If the Phillies’ losing continues, Jonathan Papelbon will be disappointed if he’s not traded

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There’s no denying Jonathan Papelbon is a fierce competitor.

The five-time All-Star signed a $50 million contract with the Phillies back in 2011 because he felt he had a good chance to win baseball games and compete for a World Series.

But if you have listened closely to the Phillies’ outspoken closer, who is four saves away from breaking the club’s all-time record in that category, it’s clear he’s doesn’t think that’s possible with their current lineup.

In fact, Papelbon wants out. He thinks he can help a contending team win a championship, and said he will be disappointed if the Phillies are unable to move him this season.

“Yeah, I will be,” Papelbon said in an interview with CSNPhilly.com Phillies Insider Jim Salisbury. “If we continue to lose.

“If we can rebuild this situation and make it right, and we can get some wins underneath our belt and Ryne Sandberg can get us going, that’s a whole different story. To me, that’s a better part of the story because now I’ve been a part of this remodeling. I’ve been a part of getting this bullpen correct. I’ve been a part of something that’s becoming a winning tradition and going back to the way it was before I got here. To me, there’s no better reward than that.”

Papelbon has never been afraid to speak his mind. He doesn’t care what fans think about him, either. Right now, his only concern is closing out games.

The 34-year-old, however, raised eyebrows earlier this month when he said he doesn’t “feel much like a Phillie” and pined for his old club, the Boston Red Sox.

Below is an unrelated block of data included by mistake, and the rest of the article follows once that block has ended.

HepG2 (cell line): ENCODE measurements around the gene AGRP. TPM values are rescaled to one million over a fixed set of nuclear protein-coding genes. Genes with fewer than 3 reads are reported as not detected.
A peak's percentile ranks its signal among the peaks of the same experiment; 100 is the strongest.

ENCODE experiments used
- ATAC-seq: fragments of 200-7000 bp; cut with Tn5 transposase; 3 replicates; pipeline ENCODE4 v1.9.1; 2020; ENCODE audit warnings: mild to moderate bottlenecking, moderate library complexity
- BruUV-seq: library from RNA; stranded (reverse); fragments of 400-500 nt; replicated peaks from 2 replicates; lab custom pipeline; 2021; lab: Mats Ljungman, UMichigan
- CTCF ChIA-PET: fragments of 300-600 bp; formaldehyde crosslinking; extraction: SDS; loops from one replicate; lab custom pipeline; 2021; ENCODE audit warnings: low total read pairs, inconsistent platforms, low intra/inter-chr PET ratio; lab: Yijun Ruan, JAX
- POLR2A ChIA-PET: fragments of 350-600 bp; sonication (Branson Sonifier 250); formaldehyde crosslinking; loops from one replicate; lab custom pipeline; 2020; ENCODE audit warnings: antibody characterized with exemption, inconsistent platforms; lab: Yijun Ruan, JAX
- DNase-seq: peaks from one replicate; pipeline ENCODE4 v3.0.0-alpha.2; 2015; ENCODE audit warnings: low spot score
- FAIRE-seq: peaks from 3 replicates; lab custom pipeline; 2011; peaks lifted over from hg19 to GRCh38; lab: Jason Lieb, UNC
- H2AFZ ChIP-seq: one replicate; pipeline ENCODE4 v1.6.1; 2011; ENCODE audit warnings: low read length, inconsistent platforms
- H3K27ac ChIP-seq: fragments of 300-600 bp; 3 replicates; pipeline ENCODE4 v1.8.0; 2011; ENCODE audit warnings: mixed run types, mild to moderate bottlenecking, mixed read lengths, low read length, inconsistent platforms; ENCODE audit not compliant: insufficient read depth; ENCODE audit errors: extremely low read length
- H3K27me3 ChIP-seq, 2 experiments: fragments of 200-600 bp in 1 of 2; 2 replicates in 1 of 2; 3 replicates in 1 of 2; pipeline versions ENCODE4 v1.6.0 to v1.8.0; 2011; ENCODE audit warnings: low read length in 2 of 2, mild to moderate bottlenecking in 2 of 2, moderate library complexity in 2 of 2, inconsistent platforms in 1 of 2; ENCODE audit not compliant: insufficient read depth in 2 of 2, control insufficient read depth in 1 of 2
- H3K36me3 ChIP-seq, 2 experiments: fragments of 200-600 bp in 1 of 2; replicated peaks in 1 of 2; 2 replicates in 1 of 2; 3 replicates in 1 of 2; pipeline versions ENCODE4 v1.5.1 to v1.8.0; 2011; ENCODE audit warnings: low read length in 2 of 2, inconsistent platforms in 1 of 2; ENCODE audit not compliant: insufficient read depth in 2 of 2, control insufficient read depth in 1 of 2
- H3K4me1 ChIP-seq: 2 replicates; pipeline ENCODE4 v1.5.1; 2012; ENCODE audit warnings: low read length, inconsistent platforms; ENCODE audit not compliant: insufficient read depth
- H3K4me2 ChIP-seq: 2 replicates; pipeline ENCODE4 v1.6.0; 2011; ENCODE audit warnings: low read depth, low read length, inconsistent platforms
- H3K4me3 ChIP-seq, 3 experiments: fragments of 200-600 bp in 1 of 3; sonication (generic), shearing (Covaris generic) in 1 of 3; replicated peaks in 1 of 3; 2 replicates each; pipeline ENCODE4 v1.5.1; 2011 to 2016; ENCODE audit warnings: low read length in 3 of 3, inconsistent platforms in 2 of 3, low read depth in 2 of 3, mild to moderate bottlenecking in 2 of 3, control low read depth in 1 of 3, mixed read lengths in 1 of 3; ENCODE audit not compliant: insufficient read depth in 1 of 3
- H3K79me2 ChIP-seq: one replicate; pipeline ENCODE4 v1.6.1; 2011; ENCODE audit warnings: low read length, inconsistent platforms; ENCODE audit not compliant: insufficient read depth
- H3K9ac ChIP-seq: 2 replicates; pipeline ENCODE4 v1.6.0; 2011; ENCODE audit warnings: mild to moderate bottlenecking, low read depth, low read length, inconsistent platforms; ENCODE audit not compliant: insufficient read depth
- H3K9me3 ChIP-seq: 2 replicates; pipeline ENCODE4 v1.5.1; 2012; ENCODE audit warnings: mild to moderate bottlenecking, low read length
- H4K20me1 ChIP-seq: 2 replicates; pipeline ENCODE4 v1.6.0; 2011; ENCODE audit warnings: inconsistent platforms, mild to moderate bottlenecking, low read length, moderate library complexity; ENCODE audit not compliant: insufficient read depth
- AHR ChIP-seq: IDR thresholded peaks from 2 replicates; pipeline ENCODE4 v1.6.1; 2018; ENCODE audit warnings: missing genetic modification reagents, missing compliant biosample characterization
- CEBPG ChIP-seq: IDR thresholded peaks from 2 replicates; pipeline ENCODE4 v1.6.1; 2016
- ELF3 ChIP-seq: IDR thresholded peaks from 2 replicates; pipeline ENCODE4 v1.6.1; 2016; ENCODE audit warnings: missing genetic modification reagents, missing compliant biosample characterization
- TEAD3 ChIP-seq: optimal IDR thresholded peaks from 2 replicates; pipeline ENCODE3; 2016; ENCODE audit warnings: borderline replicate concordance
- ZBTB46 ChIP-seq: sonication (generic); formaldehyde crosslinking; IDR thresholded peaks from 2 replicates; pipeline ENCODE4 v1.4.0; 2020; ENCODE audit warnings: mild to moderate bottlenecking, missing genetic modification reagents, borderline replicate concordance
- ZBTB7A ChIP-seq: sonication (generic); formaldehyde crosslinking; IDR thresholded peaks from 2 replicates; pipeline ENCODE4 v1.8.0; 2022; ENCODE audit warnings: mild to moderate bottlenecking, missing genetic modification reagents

“I’m not here to be disrespectful,” Papelbon said. “I’m not gonna sit here and give you the old cliche ‘we’re gonna try to do good, hopefully everything turns out good.’ That’s just not me, that’s not how I pitch, that’s not who I am. What I meant is, when my career is all said and done, like we were talking about earlier, I’m gonna look back and feel like I was part of a Red Sox franchise more than I was with the Phillies. Just like Jayson Werth would probably say he’s more of a Phillie than a National.”

Still, Papelbon has no regrets about his decision to come to Philadelphia.

“No, no regrets,” he said. “I signed here. These guys gave me the largest contract in baseball history for a closer. Yeah, it’s frustrating when you come here and you expect certain things, and my competitiveness is such a high level, when that doesn’t happen and you put so much into it and you don’t get what you necessarily want out of it, yeah I say that’s frustrating. That’s frustrating for anyone. I think I just tend to be more vocal about it and that’s it.”

Papelbon also made it clear he’s not interested in playing another season clouded by trade rumors. If it’s possible, he wants to get a deal done.

“I will be disappointed if this continues to happen,” he said.

What’s this?

“If we continue to do the same things as we’ve done the last couple years with me, where we try to do something and get something done with me and then nothing still happens.”

Papelbon is off to a strong start to the 2015 season. In six appearances, he’s allowed just one hit, no walks and has struck out six batters. He’s also converted all three of his save attempts.

So, if given the opportunity, could Papelbon capture a second World Series title before his career comes to a close?

“Yeah, 100 percent,” he said. “That’s what I come to work for every single day.”

Indians designate Carlos Gonzalez for assignment

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The Indians have designated outfielder Carlos Gonzalez for assignment. This comes after Gonzalez batted a mere .210/.282/.276 over 117 plate appearances in Cleveland. That came after he had to settle for a minor league contract with the Indians in mid-March.

A few years ago Gonzalez was a superstar, winning three Gold Gloves, two Silver Slugger Awards, making the All-Star team three times and coming in third in the MVP balloting once upon a time. That was then, however. His most recent good season came in 2016, when he hit .298/.350/.505 with 25 homers and drove in 100. In 2017 and 2018 he combined to hit .232/.269/.334. Between his falloff in production and the fact that his big numbers of the past were heavily supported by playing at Coors Field, it should not be shocking that he couldn’t make it work in Cleveland.

If he wants to continue his career, he’ll no doubt have to take a minor league gig someplace. Otherwise, this could be the end of the line.